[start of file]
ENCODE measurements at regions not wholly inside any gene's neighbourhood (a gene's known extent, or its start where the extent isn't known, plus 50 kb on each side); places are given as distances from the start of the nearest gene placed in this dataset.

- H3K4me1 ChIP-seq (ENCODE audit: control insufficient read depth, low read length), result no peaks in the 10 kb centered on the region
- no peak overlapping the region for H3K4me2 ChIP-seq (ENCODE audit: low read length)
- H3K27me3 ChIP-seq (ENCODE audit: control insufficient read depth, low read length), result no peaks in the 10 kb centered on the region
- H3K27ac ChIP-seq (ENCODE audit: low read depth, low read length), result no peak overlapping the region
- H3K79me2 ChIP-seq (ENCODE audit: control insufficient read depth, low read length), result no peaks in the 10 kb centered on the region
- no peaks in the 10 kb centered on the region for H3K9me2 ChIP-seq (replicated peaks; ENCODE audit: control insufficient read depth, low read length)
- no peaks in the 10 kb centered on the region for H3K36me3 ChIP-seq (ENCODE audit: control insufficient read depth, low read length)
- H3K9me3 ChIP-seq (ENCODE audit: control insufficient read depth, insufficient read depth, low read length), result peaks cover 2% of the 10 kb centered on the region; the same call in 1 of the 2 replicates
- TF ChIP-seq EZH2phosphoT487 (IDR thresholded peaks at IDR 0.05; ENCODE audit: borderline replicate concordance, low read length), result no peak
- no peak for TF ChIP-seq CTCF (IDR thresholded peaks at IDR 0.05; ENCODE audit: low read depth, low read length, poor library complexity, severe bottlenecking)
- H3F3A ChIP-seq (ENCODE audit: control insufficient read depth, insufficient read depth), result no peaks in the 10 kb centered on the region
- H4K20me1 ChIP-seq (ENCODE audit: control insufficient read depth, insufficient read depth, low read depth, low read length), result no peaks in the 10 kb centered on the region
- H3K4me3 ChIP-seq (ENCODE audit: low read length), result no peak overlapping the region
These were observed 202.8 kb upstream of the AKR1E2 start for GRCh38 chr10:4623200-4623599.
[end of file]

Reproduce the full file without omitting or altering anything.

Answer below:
ENCODE measurements at regions not wholly inside any gene's neighbourhood (a gene's known extent, or its start where the extent isn't known, plus 50 kb on each side); places are given as distances from the start of the nearest gene placed in this dataset.

- H3K4me1 ChIP-seq (ENCODE audit: control insufficient read depth, low read length), result no peaks in the 10 kb centered on the region
- no peak overlapping the region for H3K4me2 ChIP-seq (ENCODE audit: low read length)
- H3K27me3 ChIP-seq (ENCODE audit: control insufficient read depth, low read length), result no peaks in the 10 kb centered on the region
- H3K27ac ChIP-seq (ENCODE audit: low read depth, low read length), result no peak overlapping the region
- H3K79me2 ChIP-seq (ENCODE audit: control insufficient read depth, low read length), result no peaks in the 10 kb centered on the region
- no peaks in the 10 kb centered on the region for H3K9me2 ChIP-seq (replicated peaks; ENCODE audit: control insufficient read depth, low read length)
- no peaks in the 10 kb centered on the region for H3K36me3 ChIP-seq (ENCODE audit: control insufficient read depth, low read length)
- H3K9me3 ChIP-seq (ENCODE audit: control insufficient read depth, insufficient read depth, low read length), result peaks cover 2% of the 10 kb centered on the region; the same call in 1 of the 2 replicates
- TF ChIP-seq EZH2phosphoT487 (IDR thresholded peaks at IDR 0.05; ENCODE audit: borderline replicate concordance, low read length), result no peak
- no peak for TF ChIP-seq CTCF (IDR thresholded peaks at IDR 0.05; ENCODE audit: low read depth, low read length, poor library complexity, severe bottlenecking)
- H3F3A ChIP-seq (ENCODE audit: control insufficient read depth, insufficient read depth), result no peaks in the 10 kb centered on the region
- H4K20me1 ChIP-seq (ENCODE audit: control insufficient read depth, insufficient read depth, low read depth, low read length), result no peaks in the 10 kb centered on the region
- H3K4me3 ChIP-seq (ENCODE audit: low read length), result no peak overlapping the region
These were observed 202.8 kb upstream of the AKR1E2 start for GRCh38 chr10:4623200-4623599.